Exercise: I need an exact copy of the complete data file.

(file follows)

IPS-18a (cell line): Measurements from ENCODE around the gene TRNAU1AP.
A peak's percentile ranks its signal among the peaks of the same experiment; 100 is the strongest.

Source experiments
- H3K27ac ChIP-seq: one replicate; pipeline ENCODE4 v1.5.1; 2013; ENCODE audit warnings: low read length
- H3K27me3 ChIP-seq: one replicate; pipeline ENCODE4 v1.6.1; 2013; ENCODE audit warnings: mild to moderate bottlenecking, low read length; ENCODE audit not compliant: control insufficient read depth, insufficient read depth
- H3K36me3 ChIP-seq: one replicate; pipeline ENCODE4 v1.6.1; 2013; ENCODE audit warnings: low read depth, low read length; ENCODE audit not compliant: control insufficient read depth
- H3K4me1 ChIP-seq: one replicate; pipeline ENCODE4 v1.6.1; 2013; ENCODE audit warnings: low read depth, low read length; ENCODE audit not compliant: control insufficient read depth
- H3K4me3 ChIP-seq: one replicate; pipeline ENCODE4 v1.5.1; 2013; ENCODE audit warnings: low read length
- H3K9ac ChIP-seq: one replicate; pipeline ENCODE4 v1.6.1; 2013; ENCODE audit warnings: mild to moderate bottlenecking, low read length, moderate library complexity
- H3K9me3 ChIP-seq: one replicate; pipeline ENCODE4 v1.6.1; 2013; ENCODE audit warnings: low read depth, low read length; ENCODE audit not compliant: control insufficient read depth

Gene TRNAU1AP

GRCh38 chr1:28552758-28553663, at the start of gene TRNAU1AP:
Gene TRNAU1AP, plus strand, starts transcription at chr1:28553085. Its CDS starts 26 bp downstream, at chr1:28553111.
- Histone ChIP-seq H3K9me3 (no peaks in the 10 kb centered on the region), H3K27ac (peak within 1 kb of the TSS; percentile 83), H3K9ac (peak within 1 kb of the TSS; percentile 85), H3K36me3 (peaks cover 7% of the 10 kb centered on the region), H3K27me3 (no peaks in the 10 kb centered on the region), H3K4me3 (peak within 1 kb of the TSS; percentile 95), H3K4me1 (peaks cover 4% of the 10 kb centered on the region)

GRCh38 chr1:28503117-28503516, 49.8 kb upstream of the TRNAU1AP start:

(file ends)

IPS-18a (cell line): Measurements from ENCODE around the gene TRNAU1AP.
A peak's percentile ranks its signal among the peaks of the same experiment; 100 is the strongest.

Source experiments
- H3K27ac ChIP-seq: one replicate; pipeline ENCODE4 v1.5.1; 2013; ENCODE audit warnings: low read length
- H3K27me3 ChIP-seq: one replicate; pipeline ENCODE4 v1.6.1; 2013; ENCODE audit warnings: mild to moderate bottlenecking, low read length; ENCODE audit not compliant: control insufficient read depth, insufficient read depth
- H3K36me3 ChIP-seq: one replicate; pipeline ENCODE4 v1.6.1; 2013; ENCODE audit warnings: low read depth, low read length; ENCODE audit not compliant: control insufficient read depth
- H3K4me1 ChIP-seq: one replicate; pipeline ENCODE4 v1.6.1; 2013; ENCODE audit warnings: low read depth, low read length; ENCODE audit not compliant: control insufficient read depth
- H3K4me3 ChIP-seq: one replicate; pipeline ENCODE4 v1.5.1; 2013; ENCODE audit warnings: low read length
- H3K9ac ChIP-seq: one replicate; pipeline ENCODE4 v1.6.1; 2013; ENCODE audit warnings: mild to moderate bottlenecking, low read length, moderate library complexity
- H3K9me3 ChIP-seq: one replicate; pipeline ENCODE4 v1.6.1; 2013; ENCODE audit warnings: low read depth, low read length; ENCODE audit not compliant: control insufficient read depth

Gene TRNAU1AP

GRCh38 chr1:28552758-28553663, at the start of gene TRNAU1AP:
Gene TRNAU1AP, plus strand, starts transcription at chr1:28553085. Its CDS starts 26 bp downstream, at chr1:28553111.
- Histone ChIP-seq H3K9me3 (no peaks in the 10 kb centered on the region), H3K27ac (peak within 1 kb of the TSS; percentile 83), H3K9ac (peak within 1 kb of the TSS; percentile 85), H3K36me3 (peaks cover 7% of the 10 kb centered on the region), H3K27me3 (no peaks in the 10 kb centered on the region), H3K4me3 (peak within 1 kb of the TSS; percentile 95), H3K4me1 (peaks cover 4% of the 10 kb centered on the region)

GRCh38 chr1:28503117-28503516, 49.8 kb upstream of the TRNAU1AP start: